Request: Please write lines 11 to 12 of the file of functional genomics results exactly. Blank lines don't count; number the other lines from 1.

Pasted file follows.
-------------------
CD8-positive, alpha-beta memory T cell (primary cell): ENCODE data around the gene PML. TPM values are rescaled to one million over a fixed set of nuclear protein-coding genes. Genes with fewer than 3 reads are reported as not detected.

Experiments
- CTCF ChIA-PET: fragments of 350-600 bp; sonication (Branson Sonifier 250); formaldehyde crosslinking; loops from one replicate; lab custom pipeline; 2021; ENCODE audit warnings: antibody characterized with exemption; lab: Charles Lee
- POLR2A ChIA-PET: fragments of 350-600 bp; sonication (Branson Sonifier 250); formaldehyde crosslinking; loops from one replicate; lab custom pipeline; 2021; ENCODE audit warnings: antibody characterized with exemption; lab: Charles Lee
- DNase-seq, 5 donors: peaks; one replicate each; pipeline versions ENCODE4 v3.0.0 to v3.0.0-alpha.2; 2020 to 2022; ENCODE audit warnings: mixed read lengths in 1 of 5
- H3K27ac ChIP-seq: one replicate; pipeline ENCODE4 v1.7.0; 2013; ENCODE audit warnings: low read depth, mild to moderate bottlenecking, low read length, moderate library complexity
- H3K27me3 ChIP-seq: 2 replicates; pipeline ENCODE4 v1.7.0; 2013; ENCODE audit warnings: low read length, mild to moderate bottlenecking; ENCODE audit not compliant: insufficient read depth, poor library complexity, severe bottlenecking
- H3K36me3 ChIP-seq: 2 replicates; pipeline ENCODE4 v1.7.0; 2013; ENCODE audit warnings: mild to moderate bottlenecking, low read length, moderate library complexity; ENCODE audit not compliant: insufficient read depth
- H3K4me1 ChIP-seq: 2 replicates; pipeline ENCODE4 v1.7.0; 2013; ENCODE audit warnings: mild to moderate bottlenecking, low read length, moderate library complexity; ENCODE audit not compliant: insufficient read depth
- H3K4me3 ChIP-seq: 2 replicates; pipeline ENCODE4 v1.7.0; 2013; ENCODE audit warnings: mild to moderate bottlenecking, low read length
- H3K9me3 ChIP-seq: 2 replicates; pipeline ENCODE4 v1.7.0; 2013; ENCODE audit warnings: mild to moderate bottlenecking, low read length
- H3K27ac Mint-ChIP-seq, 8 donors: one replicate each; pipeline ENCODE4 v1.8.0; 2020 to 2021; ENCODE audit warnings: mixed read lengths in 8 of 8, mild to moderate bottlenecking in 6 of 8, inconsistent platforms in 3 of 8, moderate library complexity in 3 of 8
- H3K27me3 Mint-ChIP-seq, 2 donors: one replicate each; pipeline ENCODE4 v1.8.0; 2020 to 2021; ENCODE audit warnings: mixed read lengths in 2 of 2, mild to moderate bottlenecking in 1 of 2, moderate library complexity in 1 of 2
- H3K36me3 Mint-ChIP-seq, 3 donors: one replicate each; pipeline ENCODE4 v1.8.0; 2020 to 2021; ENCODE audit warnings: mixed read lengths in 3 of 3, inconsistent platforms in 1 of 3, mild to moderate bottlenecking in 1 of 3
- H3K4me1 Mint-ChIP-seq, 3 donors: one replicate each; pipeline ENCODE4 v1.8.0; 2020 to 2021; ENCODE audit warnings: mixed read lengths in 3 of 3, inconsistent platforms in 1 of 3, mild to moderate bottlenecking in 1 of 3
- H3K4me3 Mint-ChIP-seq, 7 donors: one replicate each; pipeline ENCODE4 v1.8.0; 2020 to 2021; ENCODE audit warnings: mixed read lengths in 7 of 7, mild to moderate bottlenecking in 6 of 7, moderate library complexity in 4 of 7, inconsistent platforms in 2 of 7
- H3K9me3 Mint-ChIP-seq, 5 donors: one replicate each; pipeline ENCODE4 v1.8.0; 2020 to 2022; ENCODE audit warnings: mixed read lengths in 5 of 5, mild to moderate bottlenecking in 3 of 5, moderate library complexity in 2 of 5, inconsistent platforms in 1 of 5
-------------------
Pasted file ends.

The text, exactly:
- H3K9me3 ChIP-seq: 2 replicates; pipeline ENCODE4 v1.7.0; 2013; ENCODE audit warnings: mild to moderate bottlenecking, low read length
- H3K27ac Mint-ChIP-seq, 8 donors: one replicate each; pipeline ENCODE4 v1.8.0; 2020 to 2021; ENCODE audit warnings: mixed read lengths in 8 of 8, mild to moderate bottlenecking in 6 of 8, inconsistent platforms in 3 of 8, moderate library complexity in 3 of 8